The plan to re-start passenger rail service on Vancouver Island was dealt a serious blow Wednesday morning when the Regional District of Nanaimo announced it is withdrawing its commitment to provide almost $1 million to the project.
RDN board chair Bill Veenhof said the decision to pull the funding was unanimous and was announced after an in-camera meeting Tuesday night.
“We have terminated the contribution agreement with the Island Corridor Foundationn (ICF),” Veenhof told The NEWS on Wednesday morning. “After five years of waiting for this project to move forward, the board has grown tired of delays and has lost confidence that the day-to-day operations of the ICF reflect the interests of the RDN.”
The RDN had committed $945,000 to the re-start of passenger rail service on the Island. Veenhof said the ICF was given 60-day notice of this termination on Wednesday morning.
Veenhof also said the board passed a motion saying the the RDN board “does not support the retention or continuation of Granneke Management by the ICF board.”
Former Liberal MLA Graham Bruce was hired to be the ICF’s executive director in June of 2009. Granneke is Bruce’s consulting business.
The ICF issued a statement at 10:45 a.m. Wednesday.
“The Island Corridor Foundation (ICF) is in receipt of the letter from the Regional District of Nanaimo (RDN) regarding the termination of the regional district grant agreement,” read the statement. “The ICF will not provide comments until such time as the board has met to discuss this matter.”
At 9:45 a.m. Wednesday, Veenhof sent The NEWS what he called “speaking notes” on the issue. They included:
“When the board initially voted to support this project, the scheduling plan was significantly different than what it is today and at this time it does not appear that the project will move forward in the foreseeable future. As elected officials and stewards of our constituents’ tax dollars, the board feels that it is not good management of taxpayer funds to hold $945,000 for a project that will not move forward in the foreseeable future. The board feels that alternate uses for the corridor should be explored. The vote to provide notice of termination of the Contribution Agreement was passed unanimously. The Board feels that it is important to protect the Island Corridor land.”
The ICF, a non-profit organization formed in 2003 to manage the railway, has been awaiting $7.5 million in federal government funding to restore passenger train service to Vancouver Island. Passenger service was discontinued in 2011 due to unsafe track conditions.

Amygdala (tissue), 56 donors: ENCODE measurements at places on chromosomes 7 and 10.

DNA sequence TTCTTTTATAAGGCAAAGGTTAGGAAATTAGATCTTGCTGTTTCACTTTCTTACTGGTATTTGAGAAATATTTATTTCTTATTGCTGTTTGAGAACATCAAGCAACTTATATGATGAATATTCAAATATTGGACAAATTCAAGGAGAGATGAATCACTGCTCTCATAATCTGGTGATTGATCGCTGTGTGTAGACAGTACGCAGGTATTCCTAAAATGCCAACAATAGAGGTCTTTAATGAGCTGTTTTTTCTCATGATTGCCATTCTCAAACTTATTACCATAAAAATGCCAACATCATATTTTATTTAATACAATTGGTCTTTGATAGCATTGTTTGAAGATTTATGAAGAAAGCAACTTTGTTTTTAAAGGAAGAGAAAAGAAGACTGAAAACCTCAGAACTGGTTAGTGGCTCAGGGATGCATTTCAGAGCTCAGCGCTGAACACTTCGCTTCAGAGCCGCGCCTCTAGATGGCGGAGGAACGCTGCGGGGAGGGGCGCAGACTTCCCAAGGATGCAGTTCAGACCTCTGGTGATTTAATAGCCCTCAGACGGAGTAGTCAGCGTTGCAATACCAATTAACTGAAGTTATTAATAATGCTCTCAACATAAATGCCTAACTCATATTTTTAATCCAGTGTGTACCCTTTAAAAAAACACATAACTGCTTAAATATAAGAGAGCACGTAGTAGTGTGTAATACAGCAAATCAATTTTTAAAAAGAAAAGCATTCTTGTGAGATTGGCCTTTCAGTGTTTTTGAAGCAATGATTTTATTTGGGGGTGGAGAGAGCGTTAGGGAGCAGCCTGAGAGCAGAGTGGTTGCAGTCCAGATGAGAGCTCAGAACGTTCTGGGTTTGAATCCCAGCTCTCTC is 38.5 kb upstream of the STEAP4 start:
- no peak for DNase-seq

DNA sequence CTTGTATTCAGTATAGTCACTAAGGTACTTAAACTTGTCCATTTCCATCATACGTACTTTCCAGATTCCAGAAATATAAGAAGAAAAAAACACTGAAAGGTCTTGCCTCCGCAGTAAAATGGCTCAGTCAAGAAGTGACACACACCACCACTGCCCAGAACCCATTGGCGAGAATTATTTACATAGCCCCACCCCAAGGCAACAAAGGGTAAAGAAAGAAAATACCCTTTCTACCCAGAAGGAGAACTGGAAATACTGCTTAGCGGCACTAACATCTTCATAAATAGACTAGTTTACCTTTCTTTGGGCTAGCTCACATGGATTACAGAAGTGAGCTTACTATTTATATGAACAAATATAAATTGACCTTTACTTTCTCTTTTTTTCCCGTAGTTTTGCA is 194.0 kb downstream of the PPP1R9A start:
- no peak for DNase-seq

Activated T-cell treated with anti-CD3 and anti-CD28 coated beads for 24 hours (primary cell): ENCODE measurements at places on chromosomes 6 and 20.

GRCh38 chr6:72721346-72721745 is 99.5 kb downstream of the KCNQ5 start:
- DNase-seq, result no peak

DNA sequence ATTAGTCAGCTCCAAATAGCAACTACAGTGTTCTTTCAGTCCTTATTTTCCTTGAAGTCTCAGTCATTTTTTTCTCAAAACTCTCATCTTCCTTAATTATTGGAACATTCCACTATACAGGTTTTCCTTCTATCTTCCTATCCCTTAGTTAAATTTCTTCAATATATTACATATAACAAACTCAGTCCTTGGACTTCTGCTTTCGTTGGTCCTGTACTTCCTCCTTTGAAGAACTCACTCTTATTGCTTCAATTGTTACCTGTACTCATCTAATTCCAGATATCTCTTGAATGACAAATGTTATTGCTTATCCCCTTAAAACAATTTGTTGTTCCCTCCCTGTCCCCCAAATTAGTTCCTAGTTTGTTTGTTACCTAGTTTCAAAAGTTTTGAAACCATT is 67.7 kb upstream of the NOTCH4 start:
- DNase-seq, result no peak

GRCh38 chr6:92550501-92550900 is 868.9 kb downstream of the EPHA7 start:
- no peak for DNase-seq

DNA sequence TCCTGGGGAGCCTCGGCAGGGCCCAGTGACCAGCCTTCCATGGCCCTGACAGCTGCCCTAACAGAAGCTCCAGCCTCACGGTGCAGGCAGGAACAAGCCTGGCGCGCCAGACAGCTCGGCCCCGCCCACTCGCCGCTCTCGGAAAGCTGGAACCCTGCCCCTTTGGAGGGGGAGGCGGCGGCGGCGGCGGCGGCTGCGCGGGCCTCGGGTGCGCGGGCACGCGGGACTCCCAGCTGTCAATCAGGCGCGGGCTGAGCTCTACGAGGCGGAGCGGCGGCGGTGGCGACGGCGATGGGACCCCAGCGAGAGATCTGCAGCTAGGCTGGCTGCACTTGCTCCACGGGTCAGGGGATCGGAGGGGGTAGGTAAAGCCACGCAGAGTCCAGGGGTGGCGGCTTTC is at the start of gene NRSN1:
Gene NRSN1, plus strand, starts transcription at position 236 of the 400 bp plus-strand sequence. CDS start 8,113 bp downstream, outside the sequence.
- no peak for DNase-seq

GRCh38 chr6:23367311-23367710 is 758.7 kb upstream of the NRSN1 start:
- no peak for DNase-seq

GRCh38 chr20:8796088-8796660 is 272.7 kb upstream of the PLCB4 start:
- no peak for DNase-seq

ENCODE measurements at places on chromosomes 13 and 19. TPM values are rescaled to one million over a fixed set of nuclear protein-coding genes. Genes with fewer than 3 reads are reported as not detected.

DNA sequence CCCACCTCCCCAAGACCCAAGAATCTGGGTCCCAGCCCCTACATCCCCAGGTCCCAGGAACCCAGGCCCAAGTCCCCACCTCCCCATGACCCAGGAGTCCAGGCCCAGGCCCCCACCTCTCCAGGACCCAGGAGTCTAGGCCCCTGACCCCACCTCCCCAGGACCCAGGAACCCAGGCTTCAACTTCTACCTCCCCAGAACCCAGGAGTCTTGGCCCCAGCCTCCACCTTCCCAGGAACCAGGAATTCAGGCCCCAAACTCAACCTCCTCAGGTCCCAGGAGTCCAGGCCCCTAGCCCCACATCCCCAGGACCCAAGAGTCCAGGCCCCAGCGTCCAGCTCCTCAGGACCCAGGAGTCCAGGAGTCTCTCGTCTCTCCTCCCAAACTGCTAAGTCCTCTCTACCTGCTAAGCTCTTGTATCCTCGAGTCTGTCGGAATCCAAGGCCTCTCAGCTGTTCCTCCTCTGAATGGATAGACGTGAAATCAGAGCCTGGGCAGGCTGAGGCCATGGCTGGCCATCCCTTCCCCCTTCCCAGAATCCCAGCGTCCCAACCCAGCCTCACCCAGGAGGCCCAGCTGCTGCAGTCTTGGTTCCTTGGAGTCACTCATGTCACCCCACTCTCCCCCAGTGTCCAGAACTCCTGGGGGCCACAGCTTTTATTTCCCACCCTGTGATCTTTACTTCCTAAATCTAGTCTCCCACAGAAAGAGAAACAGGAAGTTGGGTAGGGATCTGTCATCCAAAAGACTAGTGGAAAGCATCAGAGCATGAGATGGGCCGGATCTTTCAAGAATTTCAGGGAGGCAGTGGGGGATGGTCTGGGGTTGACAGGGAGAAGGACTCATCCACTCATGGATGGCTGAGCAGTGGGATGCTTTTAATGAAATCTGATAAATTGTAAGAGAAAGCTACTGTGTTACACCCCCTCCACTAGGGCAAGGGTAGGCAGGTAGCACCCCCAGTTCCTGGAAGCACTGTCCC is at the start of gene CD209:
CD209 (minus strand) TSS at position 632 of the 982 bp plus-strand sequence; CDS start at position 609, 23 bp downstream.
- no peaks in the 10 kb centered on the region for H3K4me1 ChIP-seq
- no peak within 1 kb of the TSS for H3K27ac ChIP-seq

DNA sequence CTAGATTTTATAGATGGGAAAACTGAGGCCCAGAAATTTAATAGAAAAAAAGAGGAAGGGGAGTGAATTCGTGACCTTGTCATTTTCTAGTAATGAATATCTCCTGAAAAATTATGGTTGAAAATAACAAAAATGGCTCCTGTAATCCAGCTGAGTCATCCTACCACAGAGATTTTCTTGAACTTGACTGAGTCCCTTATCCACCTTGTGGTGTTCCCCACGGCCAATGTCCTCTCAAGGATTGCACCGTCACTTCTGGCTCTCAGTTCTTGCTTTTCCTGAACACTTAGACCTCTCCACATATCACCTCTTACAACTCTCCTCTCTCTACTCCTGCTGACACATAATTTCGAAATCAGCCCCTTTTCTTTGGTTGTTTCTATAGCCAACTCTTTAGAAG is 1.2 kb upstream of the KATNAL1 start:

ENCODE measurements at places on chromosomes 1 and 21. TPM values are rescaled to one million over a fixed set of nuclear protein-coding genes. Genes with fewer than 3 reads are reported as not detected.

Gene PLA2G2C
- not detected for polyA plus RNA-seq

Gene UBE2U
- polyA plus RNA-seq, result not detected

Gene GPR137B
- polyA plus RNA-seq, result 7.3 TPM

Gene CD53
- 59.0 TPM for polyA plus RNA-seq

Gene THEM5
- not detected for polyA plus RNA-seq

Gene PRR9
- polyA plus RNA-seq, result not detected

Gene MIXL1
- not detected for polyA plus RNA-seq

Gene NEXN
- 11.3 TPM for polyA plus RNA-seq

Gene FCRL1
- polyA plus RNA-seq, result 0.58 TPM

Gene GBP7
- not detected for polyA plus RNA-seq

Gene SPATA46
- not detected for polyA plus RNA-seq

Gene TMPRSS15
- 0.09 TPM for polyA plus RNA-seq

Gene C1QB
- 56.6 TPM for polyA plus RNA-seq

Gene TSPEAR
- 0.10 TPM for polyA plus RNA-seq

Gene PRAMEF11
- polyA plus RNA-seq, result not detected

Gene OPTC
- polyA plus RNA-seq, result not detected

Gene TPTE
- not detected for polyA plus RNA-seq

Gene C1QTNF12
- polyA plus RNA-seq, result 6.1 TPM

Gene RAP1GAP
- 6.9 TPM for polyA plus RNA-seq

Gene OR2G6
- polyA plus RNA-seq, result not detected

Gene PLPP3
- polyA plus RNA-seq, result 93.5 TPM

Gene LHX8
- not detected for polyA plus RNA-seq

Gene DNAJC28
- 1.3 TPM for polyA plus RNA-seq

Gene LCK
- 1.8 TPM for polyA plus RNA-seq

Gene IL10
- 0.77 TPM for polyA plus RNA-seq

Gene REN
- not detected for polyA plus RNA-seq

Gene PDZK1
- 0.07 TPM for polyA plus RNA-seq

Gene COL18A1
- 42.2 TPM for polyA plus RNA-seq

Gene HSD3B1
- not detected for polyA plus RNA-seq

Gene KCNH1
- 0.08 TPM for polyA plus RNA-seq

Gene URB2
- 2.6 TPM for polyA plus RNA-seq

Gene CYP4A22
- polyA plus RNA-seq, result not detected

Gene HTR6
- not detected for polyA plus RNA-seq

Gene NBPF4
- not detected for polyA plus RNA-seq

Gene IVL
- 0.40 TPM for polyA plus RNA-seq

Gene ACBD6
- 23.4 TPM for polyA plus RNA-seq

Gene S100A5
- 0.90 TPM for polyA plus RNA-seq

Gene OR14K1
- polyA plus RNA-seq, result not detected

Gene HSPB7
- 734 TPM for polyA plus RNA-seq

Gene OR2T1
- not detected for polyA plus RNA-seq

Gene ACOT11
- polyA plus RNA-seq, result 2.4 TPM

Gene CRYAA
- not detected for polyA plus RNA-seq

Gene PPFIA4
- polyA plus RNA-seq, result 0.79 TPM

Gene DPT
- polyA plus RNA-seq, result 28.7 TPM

Earlier this year, the Snaw-Naw-As First Nation of Nanoose Bay initiated a civil lawsuit in B.C. Supreme Court against the ICF and the Attorney General of Canada over the rail line.
The lawsuit asks for the return of Snaw-Naw-As land that was taken in the last century to build the railway, which runs through the reserve north of Nanaimo.
Laste last year, Southern Railway of Vancouver Island (SVI) officials said passenger train service could return to Vancouver Island as early as 2016.
“Maybe by the end of 2016, but by early 2017 in time for the tourist season we expect passenger operations to resume,” SVI director of community relations J. Singh Biln told The NEWS.
SVI is the operator of the E&N Railway, owned by the ICF.
Senior governments and five regional districts along the E&N line — including the RDN — had committed $20.9 million to the project.
While the RDN committed almost $1 million last year to help revive passenger rail service, directors representing Coombs/Errington, Bowser, Nanoose Bay, Parksville and Qualicum Beach voted against it but the motion passed on the strength of the RDN board’s Nanaimo contingent.
Parksville Mayor Marc Lefebvre, who has consistently voiced concern that $20.9 million won’t be enough to complete the repairs, was asked in that story last year what he thought of the comments from Southern Rail.
“I have no comment,” said Lefebvre. “I’ve heard that before, I’ve heard a lot of dates over time.”
Joe Stanhope, who represents French Creek on the RDN, said he was surprised by Souther Rail’s optimism about the project.
“I’m surprised knowing the infrastructure deficit is where it is that they are that optimistic,” Stanhope told The NEWS.